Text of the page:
Matching Scandals: How college admissions and criminalization of asylum seekers are linked

You all see the connection between the college admissions scandal and locking up asylum seekers like criminals, right? It’s obvious, right?

Here’s why “some people” are worried about “those people.” Children of immigrants are “taking their spots.” Notice that as system-wide enrollment has increased who has benefited.

In the University of California system admissions are blind to ethnicity and legal status. Since children of immigrants outpace growth of children of native born persons, you see anomalies, like Asians getting 40% of the seats at UC schools despite being only 11% of the California population.

In other words, kids of native born parents, the former majority ethnic group, are struggling to compete on a level playing field with children of immigrants. And so it’s no surprise that they cheat. (No different than white flight of the 1970s, really.)

That’s why you see Trumpers talking crazy about “they are stealing our jobs.” First generation people aren’t but if the children of immigrants can get in our school system they’ll outperform children of native born adults.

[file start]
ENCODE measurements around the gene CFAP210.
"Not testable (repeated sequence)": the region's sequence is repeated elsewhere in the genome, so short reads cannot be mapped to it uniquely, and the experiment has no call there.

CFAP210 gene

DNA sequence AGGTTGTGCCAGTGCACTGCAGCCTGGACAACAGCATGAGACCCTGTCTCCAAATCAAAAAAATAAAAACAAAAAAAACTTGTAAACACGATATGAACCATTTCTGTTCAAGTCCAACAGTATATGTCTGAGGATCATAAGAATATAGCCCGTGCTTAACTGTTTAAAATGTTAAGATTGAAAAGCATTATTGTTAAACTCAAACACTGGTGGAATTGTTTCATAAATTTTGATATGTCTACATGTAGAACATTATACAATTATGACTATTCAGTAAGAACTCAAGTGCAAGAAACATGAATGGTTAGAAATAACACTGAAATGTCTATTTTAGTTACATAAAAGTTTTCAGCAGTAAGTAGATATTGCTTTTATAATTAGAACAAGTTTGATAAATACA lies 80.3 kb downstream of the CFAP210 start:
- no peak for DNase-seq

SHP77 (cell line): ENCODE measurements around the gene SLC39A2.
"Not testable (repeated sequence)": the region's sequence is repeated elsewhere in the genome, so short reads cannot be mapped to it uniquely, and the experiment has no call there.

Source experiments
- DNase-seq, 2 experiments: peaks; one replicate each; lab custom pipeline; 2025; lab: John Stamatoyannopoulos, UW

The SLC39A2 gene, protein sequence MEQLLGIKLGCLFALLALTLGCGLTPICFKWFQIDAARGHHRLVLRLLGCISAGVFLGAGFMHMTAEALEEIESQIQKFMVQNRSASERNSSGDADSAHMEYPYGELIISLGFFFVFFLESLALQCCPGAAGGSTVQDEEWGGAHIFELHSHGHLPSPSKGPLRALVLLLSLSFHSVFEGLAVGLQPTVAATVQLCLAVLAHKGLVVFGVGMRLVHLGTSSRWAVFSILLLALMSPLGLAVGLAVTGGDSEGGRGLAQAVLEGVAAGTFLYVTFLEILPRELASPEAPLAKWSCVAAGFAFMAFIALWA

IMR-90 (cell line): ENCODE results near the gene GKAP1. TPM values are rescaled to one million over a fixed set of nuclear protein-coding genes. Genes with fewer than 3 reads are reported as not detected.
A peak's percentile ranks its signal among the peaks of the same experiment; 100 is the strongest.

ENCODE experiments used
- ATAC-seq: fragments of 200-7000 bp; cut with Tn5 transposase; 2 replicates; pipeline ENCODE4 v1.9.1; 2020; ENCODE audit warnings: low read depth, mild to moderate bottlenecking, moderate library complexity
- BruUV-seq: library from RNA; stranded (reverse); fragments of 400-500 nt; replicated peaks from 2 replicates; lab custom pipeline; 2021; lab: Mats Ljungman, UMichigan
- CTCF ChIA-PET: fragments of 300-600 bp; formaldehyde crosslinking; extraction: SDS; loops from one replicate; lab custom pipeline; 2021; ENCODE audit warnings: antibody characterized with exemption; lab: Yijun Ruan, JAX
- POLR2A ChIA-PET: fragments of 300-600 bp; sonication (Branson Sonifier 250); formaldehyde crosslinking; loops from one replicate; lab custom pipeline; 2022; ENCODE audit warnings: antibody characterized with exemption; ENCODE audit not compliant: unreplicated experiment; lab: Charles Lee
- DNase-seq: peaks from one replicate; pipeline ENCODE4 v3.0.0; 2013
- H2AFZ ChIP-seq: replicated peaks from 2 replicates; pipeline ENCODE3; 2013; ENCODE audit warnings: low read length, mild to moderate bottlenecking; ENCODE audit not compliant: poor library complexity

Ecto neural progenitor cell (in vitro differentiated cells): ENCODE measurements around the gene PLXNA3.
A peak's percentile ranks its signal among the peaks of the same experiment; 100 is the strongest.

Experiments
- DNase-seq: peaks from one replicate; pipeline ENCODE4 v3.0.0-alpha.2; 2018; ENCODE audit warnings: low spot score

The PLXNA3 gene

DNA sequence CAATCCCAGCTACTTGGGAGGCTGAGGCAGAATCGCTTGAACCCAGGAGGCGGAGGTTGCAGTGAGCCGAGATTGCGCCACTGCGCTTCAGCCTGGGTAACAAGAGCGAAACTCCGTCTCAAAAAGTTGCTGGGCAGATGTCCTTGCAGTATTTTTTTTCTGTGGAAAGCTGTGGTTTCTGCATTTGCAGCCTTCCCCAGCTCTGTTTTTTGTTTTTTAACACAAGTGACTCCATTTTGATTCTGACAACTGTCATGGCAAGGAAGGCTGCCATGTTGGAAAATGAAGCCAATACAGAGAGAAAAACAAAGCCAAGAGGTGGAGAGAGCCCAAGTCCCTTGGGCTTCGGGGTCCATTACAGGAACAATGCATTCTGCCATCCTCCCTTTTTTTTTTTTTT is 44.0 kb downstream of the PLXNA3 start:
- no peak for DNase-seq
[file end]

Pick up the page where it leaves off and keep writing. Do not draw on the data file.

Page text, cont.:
That’s enough to stir up a little racism, isn’t it? As we’ve learned, it is.

When you look at the charging docs of the admissions scandal you see kids with SATs in the 900 range. These are children of wealthy parents, who have access to every educational opportunity. But they are lazy and entitled. Their parents knew they couldn’t compete.

Source: https://www.justice.gov/file/1142876/download

At its core that’s why nativists like Stephen Miller are doing what they are doing to try to keep immigrant kids out. He knows that his peers are dumb, entitled, and lazy. Too afraid to compete fairly he seeks to lock in a generational advantage.

Published by Adam McLane

Adam McLane is a partner at The Youth Cartel, co-author of A Parent's Guide to Understanding Social Media, blogger of 10+ years, and a fan of all things San Diego State University Aztecs.

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